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obama was first elected and was instrumental in the sunni awakening, the aligning with the united states. he is with the new governor of the anbar province to lobby for more help, money weapons and particularly direct weapons going to the sunni tribes. isil has gone in while he has been away, taken his compound and killed nine policemen from the tribes, as well. it marks an incursion by isil into the capitol, an indication that the western province is still very much a huge trouble spot in this fight. >> as you say it does underline isil can still operate with
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immunity in the anbar province and around rimadi. >> isil has control of 70% of the province, and that is probably a conservative estimate. it's iraq's biggest province and it goes all the way up to the syrian border, which isil also controls. it's key to this fight and it's part of the reason why he and others are in the u.s. he said nobody is help to go arm them. the iraq government does not want to directly arm tribes, nor does the united states, but in the meantime, the sunnis say they are being massacred by isil and no one calming to their aid. >> jane, thank you. >> meanwhile japan's prime minister has vowed to save two hostages held by isil. in an on line video which al jazeera's choosing not to show, the armed group demanded
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$200 million for the release of the two japanese men. the group threatened to kill the hostages if demands aren't met. >> said an unacceptable act to threaten us in exchange for human lives. i strongly urge them to release the hostages without harming them. >> we talk live to a middle east an lift formerly with the and corporation. he joins us live from london, joseph this is a huge ransom demand isil is making, $200 million, they threatened to kill the hostages within 72 hours if their demands aren't met. is japan likely to pay, do you think? >> probably not, but this is not the first time that isil and individuals like isil or groups like isil have asked for a ransom payment for hostages. it indicates at any rate that they are desperate for cash and
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they are running out of it, which is why they have really increased the prize to $200 million if that is true. i doubt very much that the japanese government will pay in this particular instance. >> it's an interesting point about the funding with that some say isil now faces a funding challenge as oil revenues are down. they lost critical oil terminals. could that be why they have gone back to softer targets like kidnapping. >> it's a possibility, of course. it's not just because they lost the oil revenue because of the price drop, but more importantly, i think the routes through which they were selling this oil whether legal or illegal, whether through iraq or turkey have now dried up. not only has the coalition forces scored very direct hits on some of the refineries that isil was operating but at the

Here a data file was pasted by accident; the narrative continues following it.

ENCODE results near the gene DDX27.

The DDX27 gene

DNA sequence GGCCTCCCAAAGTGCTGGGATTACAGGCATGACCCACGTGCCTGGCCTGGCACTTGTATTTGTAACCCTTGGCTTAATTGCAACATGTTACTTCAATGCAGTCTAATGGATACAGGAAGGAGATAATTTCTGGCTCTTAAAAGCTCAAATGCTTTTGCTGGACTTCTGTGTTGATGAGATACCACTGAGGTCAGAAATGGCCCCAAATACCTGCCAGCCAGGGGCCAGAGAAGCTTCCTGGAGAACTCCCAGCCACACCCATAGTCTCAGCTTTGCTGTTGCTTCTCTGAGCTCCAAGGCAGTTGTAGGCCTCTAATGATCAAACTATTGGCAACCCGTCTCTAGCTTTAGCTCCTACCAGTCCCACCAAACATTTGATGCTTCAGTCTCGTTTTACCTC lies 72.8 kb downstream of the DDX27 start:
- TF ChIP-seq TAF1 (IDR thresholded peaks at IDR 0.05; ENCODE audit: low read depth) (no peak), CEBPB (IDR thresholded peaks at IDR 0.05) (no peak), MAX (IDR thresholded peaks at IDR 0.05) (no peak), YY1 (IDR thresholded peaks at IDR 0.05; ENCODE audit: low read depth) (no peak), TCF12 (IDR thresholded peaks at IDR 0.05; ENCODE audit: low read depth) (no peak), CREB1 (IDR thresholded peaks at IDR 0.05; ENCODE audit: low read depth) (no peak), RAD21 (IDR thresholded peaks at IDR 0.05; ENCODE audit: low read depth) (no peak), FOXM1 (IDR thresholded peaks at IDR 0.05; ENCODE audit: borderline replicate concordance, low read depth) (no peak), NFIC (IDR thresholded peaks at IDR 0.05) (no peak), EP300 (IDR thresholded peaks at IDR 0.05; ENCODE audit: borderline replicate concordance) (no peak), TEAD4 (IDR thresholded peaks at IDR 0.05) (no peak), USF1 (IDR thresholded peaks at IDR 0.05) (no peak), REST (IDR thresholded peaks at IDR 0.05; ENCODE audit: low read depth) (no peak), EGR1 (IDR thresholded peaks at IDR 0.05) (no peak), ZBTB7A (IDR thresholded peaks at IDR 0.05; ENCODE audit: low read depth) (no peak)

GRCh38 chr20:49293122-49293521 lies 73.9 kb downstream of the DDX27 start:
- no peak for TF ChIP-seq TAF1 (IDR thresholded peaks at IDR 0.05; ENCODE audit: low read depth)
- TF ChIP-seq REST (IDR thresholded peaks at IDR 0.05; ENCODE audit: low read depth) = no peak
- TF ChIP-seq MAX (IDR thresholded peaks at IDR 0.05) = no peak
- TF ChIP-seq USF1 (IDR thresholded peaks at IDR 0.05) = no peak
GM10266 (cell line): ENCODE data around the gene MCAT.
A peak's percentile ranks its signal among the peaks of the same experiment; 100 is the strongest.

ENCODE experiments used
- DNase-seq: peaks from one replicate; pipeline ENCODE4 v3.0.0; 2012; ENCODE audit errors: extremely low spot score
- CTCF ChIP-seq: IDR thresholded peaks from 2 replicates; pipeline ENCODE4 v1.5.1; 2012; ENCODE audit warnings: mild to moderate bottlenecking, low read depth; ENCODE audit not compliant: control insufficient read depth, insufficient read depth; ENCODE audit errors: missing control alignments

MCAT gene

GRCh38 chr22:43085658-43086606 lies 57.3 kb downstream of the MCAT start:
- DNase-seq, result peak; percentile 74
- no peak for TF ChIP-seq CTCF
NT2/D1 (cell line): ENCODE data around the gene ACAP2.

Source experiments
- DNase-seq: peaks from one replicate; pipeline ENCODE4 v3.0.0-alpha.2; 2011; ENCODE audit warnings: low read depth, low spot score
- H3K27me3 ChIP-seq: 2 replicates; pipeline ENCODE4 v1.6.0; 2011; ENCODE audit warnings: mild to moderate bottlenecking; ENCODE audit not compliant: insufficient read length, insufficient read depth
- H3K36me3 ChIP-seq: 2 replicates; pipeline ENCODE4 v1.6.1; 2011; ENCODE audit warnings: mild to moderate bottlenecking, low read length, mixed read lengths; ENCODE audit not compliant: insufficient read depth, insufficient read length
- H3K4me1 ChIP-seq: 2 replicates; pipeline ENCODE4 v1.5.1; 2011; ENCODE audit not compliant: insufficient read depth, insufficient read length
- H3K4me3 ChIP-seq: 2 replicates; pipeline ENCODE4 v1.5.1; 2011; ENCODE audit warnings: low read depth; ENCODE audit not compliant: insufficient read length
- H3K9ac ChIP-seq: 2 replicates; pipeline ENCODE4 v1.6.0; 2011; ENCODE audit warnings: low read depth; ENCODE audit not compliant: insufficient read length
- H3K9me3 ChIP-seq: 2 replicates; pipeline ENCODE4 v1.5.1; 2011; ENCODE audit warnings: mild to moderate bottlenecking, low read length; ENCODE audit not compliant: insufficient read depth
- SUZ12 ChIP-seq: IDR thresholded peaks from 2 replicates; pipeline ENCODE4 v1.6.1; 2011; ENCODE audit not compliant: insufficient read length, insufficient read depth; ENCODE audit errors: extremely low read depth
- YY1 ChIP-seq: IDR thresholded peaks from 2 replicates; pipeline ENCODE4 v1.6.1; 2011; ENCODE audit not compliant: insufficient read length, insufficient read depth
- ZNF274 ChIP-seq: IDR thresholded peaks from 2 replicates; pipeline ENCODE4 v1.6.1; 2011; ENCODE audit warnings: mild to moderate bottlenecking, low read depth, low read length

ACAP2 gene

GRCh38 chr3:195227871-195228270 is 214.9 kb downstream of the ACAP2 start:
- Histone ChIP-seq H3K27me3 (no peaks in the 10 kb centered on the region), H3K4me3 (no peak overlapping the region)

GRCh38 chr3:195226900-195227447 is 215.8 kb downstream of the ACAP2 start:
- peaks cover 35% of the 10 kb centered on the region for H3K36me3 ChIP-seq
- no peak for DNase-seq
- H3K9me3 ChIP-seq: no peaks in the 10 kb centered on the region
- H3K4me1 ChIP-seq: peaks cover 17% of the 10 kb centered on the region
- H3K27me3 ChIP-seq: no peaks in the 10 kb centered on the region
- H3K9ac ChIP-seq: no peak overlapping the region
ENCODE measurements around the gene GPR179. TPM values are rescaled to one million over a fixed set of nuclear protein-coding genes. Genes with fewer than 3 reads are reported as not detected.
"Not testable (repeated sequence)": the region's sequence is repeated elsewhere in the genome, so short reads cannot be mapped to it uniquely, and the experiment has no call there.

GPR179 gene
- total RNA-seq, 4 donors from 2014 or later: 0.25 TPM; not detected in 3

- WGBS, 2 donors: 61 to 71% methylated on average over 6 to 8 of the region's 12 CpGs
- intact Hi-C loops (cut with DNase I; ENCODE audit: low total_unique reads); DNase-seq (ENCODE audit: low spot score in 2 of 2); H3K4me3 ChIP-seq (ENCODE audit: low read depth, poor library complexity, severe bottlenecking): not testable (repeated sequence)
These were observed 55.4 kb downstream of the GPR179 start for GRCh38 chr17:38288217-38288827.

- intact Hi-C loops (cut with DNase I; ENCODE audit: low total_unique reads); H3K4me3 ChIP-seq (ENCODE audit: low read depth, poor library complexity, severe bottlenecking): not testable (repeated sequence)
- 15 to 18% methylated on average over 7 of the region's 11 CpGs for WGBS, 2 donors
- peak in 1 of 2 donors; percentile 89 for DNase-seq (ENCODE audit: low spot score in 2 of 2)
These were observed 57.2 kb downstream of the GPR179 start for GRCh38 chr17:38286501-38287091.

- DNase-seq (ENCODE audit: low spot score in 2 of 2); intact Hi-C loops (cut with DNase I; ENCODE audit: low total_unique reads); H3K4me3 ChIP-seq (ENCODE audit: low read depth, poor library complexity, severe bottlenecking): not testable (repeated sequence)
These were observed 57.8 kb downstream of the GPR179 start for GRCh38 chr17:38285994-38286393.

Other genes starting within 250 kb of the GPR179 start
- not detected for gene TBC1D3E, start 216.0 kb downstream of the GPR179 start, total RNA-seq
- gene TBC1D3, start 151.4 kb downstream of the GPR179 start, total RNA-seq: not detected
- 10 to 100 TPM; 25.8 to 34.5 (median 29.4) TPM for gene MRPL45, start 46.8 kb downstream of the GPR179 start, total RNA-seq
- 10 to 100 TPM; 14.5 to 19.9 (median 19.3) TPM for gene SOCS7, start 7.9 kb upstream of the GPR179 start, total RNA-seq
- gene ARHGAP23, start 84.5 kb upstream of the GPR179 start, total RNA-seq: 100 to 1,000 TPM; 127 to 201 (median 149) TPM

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same time, turkey has put the onus essentially, if you would like to curb the export of this illegal sale of oil. therefore, the isil leadership, the baghdadis of isil are running out of cash and desperate for more income, which is why they are increasing the price on hostage over and above kidnapping ransoms and oil revenues how else does isil get its money? what about state and private sponsors. >> there are no private sponsors. we don't know the details, of course. they have a revenue deficit of between $20 million and $45 million that they were trying to fill with these ransom payments. individuals are making contributions, but that is not enough because after several months of very tough leadership, very tough pressure on the leadership now they are running out of cash, and people are